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FDA Guidance Documents – an HTM’s Best Defense


In my discussions with HTMs over the past three years about the FDA 3rd party service docket I have found systemic confusion about what the FDA does, and doesn’t do. The FDA allows medical devices and pharmaceutical into the market through either the substantial equivalence 510(k) process (cleared for sale), meaning the device is similar to a device already on the market, or through a PMA i.e., pre-market approval which includes the majority of pharmaceuticals. So, Class II medical devices, e.g., MRI, CT, Diagnostic Ultrasound, etc. that go through the 510(k) process are cleared for sale, not “approved”, whereas pharmaceutics are approved for sale for the treatment of specific clinical indications after exhaustive data driven clinical trials, and by upon the recommendation of acceptance by a reviewing board.

There is a general perception that the FDA simply regulates Original Equipment Manufacturers (OEMs) via the 510(k) process for Class II medical devices, and once the device is cleared and placed into interstate commerce, through post-market surveillance – as we will see later this perception is not completely accurate. To assist OEMs through the regulatory process the FDA publishes something called 510(k) guidance documents for each type of Class II medical device. These guidance documents are structured in such a way as to extract enough data from an OEM seeking 510(k) clearance to objectively determine if the new device is substantially equivalent in terms of intended use, safety, and efficacy to a predicate device currently on the market. So while these FDA guidance documents are intended for OEMs seeking initial marketing clearance for their devices, they are also a wealth of information for HTMs, as they define what makes a particular finished medical device safe and efficacious for its intended use, and what special controls (e.g., acoustic output power limits for ultrasound) are in place to assure that it is. These guidance documents provide both the HTM and 3rd party repair companies with a compass to guide through what can and potentially cannot be repaired in a finished medical device. By way of example let’s look at what the FDA 510(k) guidance document says about a modifying certain components of diagnostic ultrasound device.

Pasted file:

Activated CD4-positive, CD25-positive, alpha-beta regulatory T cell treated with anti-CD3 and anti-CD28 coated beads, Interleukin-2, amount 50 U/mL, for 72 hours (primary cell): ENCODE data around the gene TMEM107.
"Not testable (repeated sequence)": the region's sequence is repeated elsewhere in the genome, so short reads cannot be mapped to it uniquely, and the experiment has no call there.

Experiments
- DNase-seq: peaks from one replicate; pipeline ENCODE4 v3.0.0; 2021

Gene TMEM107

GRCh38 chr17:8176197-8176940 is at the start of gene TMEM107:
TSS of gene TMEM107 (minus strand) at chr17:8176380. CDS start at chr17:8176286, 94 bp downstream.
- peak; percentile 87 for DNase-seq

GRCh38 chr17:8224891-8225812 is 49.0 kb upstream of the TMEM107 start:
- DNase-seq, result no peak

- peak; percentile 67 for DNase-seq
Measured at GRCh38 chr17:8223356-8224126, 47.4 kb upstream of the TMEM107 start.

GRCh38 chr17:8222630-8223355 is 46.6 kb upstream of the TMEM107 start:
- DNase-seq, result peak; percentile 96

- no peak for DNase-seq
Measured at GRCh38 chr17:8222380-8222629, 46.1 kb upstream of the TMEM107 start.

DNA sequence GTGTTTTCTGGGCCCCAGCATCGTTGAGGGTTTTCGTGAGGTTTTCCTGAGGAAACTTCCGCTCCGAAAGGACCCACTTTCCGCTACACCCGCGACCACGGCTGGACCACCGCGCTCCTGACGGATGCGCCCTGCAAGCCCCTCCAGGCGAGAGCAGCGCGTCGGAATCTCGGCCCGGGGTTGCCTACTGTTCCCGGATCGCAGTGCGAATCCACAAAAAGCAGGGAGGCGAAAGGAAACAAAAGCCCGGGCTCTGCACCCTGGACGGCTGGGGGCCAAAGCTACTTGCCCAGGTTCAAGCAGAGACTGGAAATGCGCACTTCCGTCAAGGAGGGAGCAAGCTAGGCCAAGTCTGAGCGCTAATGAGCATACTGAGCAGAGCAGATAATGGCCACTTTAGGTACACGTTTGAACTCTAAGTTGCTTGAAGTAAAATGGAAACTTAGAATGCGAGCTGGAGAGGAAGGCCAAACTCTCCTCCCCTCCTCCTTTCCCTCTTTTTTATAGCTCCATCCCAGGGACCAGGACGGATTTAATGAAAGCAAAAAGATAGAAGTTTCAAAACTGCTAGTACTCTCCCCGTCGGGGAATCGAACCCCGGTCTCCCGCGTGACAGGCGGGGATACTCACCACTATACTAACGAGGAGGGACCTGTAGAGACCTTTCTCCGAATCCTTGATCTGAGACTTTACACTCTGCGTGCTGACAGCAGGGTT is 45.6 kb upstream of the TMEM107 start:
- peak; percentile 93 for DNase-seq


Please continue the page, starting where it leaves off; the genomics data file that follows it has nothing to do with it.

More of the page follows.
Section below addresses items such as attachable biopsy guides. That means if a probe repair company wants to replace the housing of a probe with a non-OEM housing, they would be obligated to validate the proper fit and function of all accessories post repair.


Section below addresses the issue of replacing arrays or lens, if a repair company exchanges an OEM array for a non-OEM array then they must validate through actual testing that the acoustic output power of the array is substantially equivalent to the OEM array.

Section below says that the sponsor (the OEM) may detail what can and cannot be replaced in a “repair” process. It also says the HTM can contact the OEM for a list of 3rd party organizations that are qualified to repair its transducers.

Appendix C below says that replacing OEM arrays and/or lens may constitute remanufacturing, thereby necessitating applying for a new 510(k).

All of the above reasons, and more, shines a light on many repair processes for ultrasound probes and underscores the necessity of an HTM to find out exactly what a prospective 3rd party probe repair company is doing to comply with the FDA guidance – if they are not doing the requisite testing, verification and validation called for by the Guidance  then they are not repairing the probe they are adulterating it.


Until next month, 



About the Author, G. Wayne Moore:
A 30-year veteran of the diagnostic ultrasound market Wayne has held senior level positions with several major medical equipment manufacturers, including Honeywell Medical Systems and Siemens Medical Solutions. Wayne has been directly involved in the development and commercialization of more than 15 technologically intensive ultrasound systems. He is widely published in diagnostic ultrasound literature, a sought after speaker at medical imaging conferences, has served as an expert witness in multiple ultrasound litigations, and holds more than 16 United States ultrasound related patents. Wayne obtained his MBA from the University of Denver – Daniels College of Business.

He was elected as a Fellow of the American Society of Echocardiography (FASE) in 2009.

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Correspondence: Dave Dallaire
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September 9, 2019 Newsletter